Natasha Belton struggled to stay calm when a member of the United States Army Area Veterans Honor Guard handed her the American flag that had covered her great-grandfather’s casket.
“I tried not to think about it,” Belton said, clutching the flag to her heart after Delbert “Shorty” Belton’s funeral. “I was trying not to cry. I didn’t know what to do.”
Hundreds gathered to honor the life of Delbert Belton at Greenwood Memorial Terrace, where he was buried with full military honors. Dozens of members of the Patriot Guard Riders stood around the lawn, each holding an American flag.
The air was filled with quiet sobs as Belton’s flag-draped casket was brought to the service by a military guard.
Belton was brutally beaten in his car while he waited for a friend near the Eagles Lodge, and Belton’s family opted for a closed casket – Bobbie Belton, his daughter-in-law, said the injuries left him unrecognizable.
Two suspects, Demetruis Glenn and Kenan Adams-Kinard, are in custody and await trial on charges of first-degree murder and first-degree robbery. The 16-year-olds will be tried as adults.
Pastor Homer Todd led the crowd in prayer for the service, reflecting on Belton’s life growing up in Spokane and later serving in World War II, where he fought in the bloody Battle of Okinawa and was shot in the leg.
“Often the path of painful memories is the one that leads us in our direction of our healing,” Todd said. “Most of you have memories crowding in on you.”
Belton had a generous heart, Todd said, and was always finding ways to help his friends. He was “full of vim and vigor,” Todd said, and despite his old age and declining health made time almost every day to have coffee or to dance with a friend at the Eagles Lodge or the Lariat Inn in Mead.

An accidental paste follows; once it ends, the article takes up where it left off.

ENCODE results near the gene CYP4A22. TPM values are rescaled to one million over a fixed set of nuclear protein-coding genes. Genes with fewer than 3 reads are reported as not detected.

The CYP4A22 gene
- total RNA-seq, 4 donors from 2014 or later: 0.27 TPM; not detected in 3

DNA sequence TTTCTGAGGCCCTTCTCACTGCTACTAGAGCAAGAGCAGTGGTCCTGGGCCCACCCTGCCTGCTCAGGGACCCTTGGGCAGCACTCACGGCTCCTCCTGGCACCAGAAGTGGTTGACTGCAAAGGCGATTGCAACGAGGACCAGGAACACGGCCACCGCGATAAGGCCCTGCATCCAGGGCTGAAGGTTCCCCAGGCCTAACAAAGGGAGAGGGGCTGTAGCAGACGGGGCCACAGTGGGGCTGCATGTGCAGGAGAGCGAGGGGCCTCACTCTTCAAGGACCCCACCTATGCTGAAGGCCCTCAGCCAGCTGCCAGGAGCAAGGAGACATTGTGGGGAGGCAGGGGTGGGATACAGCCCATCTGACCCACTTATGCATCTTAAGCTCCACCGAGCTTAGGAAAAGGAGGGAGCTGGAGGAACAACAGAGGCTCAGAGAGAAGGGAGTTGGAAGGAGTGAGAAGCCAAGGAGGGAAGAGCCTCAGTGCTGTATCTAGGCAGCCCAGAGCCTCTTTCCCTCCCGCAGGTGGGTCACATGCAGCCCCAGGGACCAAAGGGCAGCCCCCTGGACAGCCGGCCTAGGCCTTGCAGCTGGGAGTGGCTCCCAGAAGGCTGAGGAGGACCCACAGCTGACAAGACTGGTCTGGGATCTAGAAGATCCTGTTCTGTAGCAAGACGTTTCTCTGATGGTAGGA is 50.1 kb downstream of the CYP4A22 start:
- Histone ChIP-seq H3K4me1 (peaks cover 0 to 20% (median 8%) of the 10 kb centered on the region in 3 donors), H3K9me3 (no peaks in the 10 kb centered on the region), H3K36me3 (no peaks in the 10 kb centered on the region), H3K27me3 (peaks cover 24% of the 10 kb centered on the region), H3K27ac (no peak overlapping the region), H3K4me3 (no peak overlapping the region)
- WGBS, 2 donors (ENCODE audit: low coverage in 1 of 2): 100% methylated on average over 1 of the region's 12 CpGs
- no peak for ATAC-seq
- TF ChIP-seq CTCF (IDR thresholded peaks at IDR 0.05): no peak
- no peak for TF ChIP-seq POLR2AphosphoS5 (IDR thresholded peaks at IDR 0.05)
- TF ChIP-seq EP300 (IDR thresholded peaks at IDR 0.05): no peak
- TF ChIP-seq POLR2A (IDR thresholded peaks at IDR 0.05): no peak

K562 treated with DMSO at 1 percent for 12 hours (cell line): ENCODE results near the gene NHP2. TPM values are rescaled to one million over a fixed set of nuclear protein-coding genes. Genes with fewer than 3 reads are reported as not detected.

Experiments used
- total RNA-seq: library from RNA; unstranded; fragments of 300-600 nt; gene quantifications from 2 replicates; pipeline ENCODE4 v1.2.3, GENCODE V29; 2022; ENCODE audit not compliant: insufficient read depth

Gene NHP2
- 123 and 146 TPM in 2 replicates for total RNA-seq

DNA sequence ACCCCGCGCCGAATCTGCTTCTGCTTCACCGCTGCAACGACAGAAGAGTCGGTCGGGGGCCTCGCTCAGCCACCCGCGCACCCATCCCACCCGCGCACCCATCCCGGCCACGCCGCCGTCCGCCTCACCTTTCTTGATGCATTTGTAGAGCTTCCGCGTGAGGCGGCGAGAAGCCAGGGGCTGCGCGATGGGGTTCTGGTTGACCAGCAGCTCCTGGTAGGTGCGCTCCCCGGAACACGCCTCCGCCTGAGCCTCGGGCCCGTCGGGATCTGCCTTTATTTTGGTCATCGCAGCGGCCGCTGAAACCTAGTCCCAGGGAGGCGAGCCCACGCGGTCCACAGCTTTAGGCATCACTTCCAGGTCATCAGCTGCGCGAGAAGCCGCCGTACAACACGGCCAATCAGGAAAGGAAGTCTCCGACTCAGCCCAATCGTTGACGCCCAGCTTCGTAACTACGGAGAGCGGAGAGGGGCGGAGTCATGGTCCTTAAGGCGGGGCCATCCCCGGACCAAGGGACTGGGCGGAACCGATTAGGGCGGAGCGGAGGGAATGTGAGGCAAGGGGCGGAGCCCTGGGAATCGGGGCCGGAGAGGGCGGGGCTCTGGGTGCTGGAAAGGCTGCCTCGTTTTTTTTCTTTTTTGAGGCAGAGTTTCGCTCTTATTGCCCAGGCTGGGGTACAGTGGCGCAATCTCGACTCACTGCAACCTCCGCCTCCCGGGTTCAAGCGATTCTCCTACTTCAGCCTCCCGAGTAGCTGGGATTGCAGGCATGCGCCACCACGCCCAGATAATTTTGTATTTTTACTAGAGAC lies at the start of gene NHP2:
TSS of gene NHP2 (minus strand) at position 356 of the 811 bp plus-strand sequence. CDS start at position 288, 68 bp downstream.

“There are a lot of gals that will miss having a partner at those events,” he said.
There was also evidence of Belton’s bravery everywhere, he said, from growing up during the Great Depression to facing the enemy in the Pacific Theater and even to the night he died.
“There is evidence on his knuckles as he faced the overwhelming odds of those who would rob him of his money and his life,” he said.
The grief was undercut with anger for many funeral-goers.
“We shouldn’t be here,” said Amber Wirick, one of Belton’s nieces. “This should not have happened.”
Wirick said she’s trying not to be mad, but it’s too difficult, knowing how her uncle died.
“I don’t understand how somebody can just do it and have no regrets at that age,” Wirick’s daughter Ashley said.
But Thursday was not a day for justice. It was a day for memory.
Since Belton’s death, family and friends have described him as a kind, loving soul who would have given anything to help a friend. His funeral was no exception.
Belton’s nephew, Dan Vavra, often spent weekends at his house. Belton helped him through what Vavra calls his troubled teen years, buying him a Shetland pony to teach him discipline. Vavra and Bill Belton, Delbert’s son, frequently went roller skating together.
It’s been a hard year for Belton’s family, Vavra said. He lost two other uncles this year, but he didn’t expect his last uncle to die the way he did.
“It’s hard on the three sisters that are left,” he said. “I worry about my mom’s health.”
The size of the crowd was overwhelming for Martha Denison, a close friend of Delbert Belton’s.
“This has gone beyond my wildest dreams,” she said. “He touched so many people’s lives in different ways.”
As the ceremony closed and mourners silently prayed, three members of the Fairchild Honor Guard fired a salute to the veteran.
One, two, three volleys of gunshots, followed by the tune of taps from a lone bugle player, rang in the air where the crowd gathered with Shorty one last time.
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